26. 26. BIO DIVERSITY List of Species Observed - JBE Jamaica Bay Estuary - 4/23/2015 Flora Fauna Microbes Ammophila breviligulata / Beachgrass American bittern / Botaurus lentiginosus Bacillariophyceae Andropogon virginicus / Broomsedge American black duck / Anas rubripes Chlorophyceae Asclepias syriaca / Common milkweed Blue jay / Cyanocitta cristata Chlorophyta Asclepias tuberosa / Butterflyweed Canada goose / Branta canadensis Cyanobacteria Aster ericoides / Heath aster Common goldeneye / Bucephala clangula Phaeophyceae Aster linariifolius / Stiff-leaf aster Common nighthawk / Chordeiles minor Ulvophyceae Aster novi-belgii / New York aster Double-crested cormorant / Phalacrocorax auritus Volvox rouseletti Baccharis halimifolia / Groundsel bush Glossy ibis / Plegadis falcinellus Zygnematales Carex pensylvanica / Pennsylvania sedge Mallard / Anas platyrhynchos Coreopsis lanceolata / Lance-leaf coreopsis Mourning dove / Zenaida macroura Distichlis spicata / Saltgrass Northern harrier / Circus cyaneus Oenothera fruticosa / Sundrops Osprey / Pandion haliaetus Osmunda cinnamomea / Cinnamon fern Panicum virgatum / Switchgrass Pontederia cordata / Pickerelweed Sagittaria latifolia / Arrowhead Schizachyrium scoparium / Little bluestem Scirpus validus / Great bulrush Solidago rugosa / Rough-leaved goldenrod Solidago sempervirens / Seaside goldenrod Sorghastrum nutans / Indian grass Spartina alterniflora / Saltmarsh cordgrass Spartina patens Saltmeadow / cordgrass Typha angustifolia / Narrow-leaved cattail Typha latifolia / Broad-leaved cattail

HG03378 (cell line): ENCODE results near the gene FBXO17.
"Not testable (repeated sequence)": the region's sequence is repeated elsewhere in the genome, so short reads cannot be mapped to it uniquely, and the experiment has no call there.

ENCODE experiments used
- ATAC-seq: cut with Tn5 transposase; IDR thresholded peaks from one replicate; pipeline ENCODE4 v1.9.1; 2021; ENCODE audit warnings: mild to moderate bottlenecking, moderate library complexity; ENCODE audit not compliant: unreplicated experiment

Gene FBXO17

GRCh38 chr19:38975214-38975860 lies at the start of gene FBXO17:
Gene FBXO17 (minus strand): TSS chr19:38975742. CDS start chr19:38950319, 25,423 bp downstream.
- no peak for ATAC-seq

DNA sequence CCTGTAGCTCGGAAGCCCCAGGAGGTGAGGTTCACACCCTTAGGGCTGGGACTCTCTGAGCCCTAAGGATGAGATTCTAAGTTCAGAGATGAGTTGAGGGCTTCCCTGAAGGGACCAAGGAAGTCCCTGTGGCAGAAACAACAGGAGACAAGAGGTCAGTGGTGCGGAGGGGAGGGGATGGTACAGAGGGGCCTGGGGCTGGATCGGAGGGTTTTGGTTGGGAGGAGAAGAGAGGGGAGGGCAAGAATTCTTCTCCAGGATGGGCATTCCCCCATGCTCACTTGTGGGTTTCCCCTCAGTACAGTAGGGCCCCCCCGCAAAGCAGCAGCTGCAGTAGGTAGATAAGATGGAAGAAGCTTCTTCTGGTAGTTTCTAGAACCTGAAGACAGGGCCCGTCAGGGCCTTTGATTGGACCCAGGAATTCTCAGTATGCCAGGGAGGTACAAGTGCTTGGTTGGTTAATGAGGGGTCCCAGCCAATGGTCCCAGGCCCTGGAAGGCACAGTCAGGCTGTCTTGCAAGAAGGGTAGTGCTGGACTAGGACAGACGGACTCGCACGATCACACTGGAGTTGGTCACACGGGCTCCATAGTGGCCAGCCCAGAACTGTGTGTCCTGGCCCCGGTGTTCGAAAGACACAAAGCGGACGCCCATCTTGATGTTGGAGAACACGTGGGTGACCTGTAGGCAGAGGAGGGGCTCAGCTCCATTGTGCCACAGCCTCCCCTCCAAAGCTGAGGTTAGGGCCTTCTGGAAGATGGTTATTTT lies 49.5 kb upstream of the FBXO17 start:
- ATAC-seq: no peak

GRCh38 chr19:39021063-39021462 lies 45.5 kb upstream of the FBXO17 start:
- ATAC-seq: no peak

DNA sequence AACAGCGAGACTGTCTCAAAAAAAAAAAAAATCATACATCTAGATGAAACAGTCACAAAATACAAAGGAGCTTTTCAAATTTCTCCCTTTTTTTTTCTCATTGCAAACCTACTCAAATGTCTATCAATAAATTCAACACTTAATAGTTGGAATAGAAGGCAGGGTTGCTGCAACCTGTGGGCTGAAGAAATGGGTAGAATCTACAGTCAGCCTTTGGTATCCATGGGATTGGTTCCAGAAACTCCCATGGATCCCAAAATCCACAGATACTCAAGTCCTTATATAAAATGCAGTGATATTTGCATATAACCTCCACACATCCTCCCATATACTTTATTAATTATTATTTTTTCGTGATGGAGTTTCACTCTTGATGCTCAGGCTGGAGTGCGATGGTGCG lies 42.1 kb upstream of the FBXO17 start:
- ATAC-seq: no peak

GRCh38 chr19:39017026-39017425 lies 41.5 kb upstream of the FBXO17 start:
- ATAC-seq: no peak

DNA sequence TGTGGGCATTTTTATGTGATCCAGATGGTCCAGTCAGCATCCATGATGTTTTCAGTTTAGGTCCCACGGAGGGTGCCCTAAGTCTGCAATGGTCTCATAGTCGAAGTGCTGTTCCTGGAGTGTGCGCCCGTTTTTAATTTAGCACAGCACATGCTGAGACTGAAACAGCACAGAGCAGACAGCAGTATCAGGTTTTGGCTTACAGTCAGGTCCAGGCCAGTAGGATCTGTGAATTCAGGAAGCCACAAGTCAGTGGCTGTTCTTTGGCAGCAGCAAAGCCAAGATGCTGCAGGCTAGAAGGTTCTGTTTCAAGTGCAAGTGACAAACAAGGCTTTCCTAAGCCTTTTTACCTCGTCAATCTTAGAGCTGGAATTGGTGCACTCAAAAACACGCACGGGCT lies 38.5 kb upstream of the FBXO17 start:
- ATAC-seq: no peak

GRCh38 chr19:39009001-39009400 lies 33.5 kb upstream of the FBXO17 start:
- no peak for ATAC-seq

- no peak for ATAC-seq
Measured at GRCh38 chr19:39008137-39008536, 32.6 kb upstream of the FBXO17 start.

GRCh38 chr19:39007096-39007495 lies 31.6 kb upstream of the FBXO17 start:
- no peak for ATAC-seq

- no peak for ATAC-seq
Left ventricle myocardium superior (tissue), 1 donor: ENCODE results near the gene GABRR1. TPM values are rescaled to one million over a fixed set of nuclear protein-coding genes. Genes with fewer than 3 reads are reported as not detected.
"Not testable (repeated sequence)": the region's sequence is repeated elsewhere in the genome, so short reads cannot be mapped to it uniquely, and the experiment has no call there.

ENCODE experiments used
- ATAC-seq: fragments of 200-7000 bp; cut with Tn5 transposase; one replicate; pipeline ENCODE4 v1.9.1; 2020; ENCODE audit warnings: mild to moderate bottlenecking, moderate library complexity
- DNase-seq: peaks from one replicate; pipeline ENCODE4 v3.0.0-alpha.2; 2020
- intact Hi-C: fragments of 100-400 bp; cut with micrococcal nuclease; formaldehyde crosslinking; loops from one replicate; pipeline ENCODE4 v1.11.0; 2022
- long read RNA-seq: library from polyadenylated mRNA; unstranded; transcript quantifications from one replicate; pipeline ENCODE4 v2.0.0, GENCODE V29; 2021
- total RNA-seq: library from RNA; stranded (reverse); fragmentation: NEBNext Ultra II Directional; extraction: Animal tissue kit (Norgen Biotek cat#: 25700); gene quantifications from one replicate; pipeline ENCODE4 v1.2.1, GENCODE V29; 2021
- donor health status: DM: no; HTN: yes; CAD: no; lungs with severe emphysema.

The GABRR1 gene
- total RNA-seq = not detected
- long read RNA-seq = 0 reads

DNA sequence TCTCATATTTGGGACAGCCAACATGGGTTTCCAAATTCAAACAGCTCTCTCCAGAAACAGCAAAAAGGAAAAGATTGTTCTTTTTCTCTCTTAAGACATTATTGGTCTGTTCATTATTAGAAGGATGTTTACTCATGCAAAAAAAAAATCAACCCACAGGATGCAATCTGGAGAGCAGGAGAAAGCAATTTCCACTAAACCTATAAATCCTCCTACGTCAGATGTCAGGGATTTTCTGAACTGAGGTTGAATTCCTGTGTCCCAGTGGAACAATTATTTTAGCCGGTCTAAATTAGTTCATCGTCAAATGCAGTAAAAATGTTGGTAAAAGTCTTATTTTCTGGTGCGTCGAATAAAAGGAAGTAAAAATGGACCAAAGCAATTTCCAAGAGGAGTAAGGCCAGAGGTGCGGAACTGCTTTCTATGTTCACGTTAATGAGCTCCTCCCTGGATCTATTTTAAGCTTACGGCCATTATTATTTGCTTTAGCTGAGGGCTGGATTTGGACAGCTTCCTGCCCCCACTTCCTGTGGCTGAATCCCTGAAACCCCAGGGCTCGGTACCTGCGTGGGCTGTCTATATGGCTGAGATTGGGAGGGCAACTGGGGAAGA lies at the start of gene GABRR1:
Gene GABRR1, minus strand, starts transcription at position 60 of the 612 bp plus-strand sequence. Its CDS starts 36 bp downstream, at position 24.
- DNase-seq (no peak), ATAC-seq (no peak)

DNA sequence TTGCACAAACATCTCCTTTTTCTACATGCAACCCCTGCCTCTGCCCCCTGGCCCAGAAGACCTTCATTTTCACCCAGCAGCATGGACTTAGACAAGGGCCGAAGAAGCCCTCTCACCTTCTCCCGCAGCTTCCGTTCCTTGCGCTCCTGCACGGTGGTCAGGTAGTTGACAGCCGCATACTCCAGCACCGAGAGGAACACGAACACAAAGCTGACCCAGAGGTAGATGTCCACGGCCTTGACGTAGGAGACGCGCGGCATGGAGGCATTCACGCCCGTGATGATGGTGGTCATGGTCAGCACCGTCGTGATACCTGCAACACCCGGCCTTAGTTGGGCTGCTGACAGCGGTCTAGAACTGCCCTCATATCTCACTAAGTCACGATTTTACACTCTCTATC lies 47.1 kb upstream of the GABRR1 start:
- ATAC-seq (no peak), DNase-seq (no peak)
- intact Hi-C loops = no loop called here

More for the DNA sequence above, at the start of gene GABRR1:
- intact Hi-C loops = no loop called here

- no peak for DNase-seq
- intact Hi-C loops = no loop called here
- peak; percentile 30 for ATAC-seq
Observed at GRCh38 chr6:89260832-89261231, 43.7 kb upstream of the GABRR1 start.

27. 27. LOCAL WATERSIgbala Metjahic Kory Leka Scott Keatley